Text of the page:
The Deconversion of Rhett and Link

The Deconversion of Rhett and Link

Last night, I found out from an article posted on Facebook that two of my former colleagues in ministry, Rhett McLaughlin and Link Neil, have abandoned the Christian faith.

I used to work closely with Rhett and Link when we were on staff with CRU together. We planned our annual winter conference together where Rhett and Link were the emcees and I led the worship music. They were hilarious. They were so creative and fun to work with. My CRU ministry in Louisville hosted them for a training on effective evangelism. It was a riot. I still remember the Lionel Richie jokes.

Once upon a time, I would have thought of Rhett and Link as friends. Over the years, it’s been exciting to see them become world famous internet celebrities. So many of us who know them celebrated their success, thinking, “what an incredible opportunity to spread the gospel!”

So the news of their apostasy hit close to home. It’s heartbreaking. I fear for their own souls, for their wives and their children, and for the souls of so many Christians who looked up to them.

I’d like to make two observations.

There’s No Such Thing as “Deconversion”

No one ever goes from belief to unbelief. Rather, they go from one type of unbelief to another type of unbelief. Cultural Christianity is a type of unbelief. It is unbelief that has dressed up in the clothing of Christianity. It looks like faith, but isn’t real faith. Second Timothy 3:5 says that this sort of unbelief has “the appearance of godliness, but denying its power.” Two verses later, it goes on to say that these people are “always learning and never able to arrive at a knowledge of the truth” (2 Tim 3:7). In other words, some forms of unbelief can appear godly for a while, and even acquire great knowledge and learning in Christian things, but never truly embracing Christ in the heart.

In fact, every apparent deconversion is actually a reconversion. As deconversion stories have become more and more common, a familiar pattern is evident. They begin with some nagging question about God or Christianity that they can’t resolve. Then they seek answers from respected Christian thought leaders, but are unsatisfied with the answers. Then something in their personal lives forces a decision: “should I stay or should I go?”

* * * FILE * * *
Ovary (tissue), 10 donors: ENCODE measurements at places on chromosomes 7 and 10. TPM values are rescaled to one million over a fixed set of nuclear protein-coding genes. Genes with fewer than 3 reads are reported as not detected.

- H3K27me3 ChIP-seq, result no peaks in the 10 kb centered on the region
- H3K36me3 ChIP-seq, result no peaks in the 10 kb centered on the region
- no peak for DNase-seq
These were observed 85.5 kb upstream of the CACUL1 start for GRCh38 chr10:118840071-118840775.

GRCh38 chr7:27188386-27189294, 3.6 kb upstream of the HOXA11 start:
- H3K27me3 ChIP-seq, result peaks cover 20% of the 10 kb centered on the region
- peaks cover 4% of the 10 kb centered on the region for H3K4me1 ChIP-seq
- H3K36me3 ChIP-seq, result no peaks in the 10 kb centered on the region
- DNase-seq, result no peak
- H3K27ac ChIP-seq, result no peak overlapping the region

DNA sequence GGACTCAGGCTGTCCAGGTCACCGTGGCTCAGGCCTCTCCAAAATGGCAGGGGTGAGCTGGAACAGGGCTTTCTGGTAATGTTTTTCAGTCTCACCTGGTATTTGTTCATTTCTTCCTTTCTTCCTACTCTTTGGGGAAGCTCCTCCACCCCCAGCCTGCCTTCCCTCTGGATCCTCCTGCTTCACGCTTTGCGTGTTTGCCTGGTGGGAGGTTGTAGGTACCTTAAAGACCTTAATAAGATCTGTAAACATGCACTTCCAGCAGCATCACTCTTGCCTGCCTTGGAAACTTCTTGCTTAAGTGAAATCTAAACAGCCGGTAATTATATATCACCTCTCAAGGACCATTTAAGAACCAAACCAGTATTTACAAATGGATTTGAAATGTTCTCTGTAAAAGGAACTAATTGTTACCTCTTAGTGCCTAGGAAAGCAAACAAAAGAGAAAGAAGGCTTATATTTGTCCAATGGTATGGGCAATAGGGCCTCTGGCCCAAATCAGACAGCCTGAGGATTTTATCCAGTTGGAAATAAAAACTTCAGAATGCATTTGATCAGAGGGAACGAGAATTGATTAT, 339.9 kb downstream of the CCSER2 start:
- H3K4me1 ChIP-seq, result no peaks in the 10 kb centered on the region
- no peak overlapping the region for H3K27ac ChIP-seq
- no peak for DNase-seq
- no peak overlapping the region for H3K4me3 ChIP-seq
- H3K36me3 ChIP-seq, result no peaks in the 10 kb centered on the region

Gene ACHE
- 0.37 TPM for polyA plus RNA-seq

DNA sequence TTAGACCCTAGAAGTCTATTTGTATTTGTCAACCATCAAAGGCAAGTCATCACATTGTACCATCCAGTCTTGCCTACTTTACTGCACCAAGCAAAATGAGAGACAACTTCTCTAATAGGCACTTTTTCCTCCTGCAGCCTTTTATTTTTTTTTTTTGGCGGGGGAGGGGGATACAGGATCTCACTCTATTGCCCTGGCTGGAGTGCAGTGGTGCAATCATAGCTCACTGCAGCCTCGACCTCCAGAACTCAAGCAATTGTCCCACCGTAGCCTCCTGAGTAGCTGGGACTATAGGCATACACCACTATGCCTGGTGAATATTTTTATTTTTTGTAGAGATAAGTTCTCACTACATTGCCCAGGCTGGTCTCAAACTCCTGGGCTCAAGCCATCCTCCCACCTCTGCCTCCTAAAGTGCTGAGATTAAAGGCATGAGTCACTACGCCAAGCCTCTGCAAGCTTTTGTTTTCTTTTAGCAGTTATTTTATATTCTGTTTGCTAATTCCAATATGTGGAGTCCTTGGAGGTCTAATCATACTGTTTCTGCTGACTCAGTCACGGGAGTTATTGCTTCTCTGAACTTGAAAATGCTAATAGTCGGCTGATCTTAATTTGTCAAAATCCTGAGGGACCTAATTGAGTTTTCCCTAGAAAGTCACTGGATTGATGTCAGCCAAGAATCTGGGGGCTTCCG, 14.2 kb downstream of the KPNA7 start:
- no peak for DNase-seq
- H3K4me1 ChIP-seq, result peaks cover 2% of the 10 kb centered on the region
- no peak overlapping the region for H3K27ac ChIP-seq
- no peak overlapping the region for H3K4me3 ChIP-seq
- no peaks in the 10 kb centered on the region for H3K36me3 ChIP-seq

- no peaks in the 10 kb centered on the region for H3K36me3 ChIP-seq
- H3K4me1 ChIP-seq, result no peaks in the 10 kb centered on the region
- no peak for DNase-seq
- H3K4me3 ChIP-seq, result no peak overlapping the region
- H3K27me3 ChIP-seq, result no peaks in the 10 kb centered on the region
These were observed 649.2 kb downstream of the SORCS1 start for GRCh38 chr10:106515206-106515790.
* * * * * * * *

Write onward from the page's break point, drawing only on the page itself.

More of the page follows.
Someone might say, “yeah, but I know them! They were sincere believers! They were Christian leaders! They even devoted years of their lives to teaching other people to share their faith. I know they were true believers.” But Paul says otherwise – none of those things are sufficient evidence of genuine faith. Their outward “form” seems godly, but there is no true spiritual life or “power” within (2 Tim 3:5). They may even continue learning more and more about Christianity, but there is no true “knowledge of the truth” within them (2 Tim 3:7). Deep within them, they even “oppose the truth” (2 Tim 3:8). In other words, what we see on the outside does not always match what’s going on on the inside. As 1 Sam 16:7 says, “For the Lord sees not as man sees: man looks on the outward appearance, but the Lord looks on the heart.”

When we hear these stories of deconversion, they often sound like they’re simply quitting the team. “I used to be a Christian, but now I can no longer hold to these beliefs.” But that’s only half the story. No one simply walks away and becomes neutral. No one goes from playing on the team to sitting in the stands. He always joins the other team. A deconversion from Christianity always entails allegiance to a new master.

The LGBTQ Tipping Point

Sexuality is often the tipping point for cultural Christians. It’s the issue that brings about a personal crisis of faith. LGBTQ issues have become powerful “defeater” beliefs against Christianity. As the logic goes, a God who is not on board with the LGBTQ agenda is not a God worth serving. One article about Rhett and Link said, “they both felt a deep discomfort with biblical sexual ethics, which they perceived to oppress women and their LGBTQ+ friends.”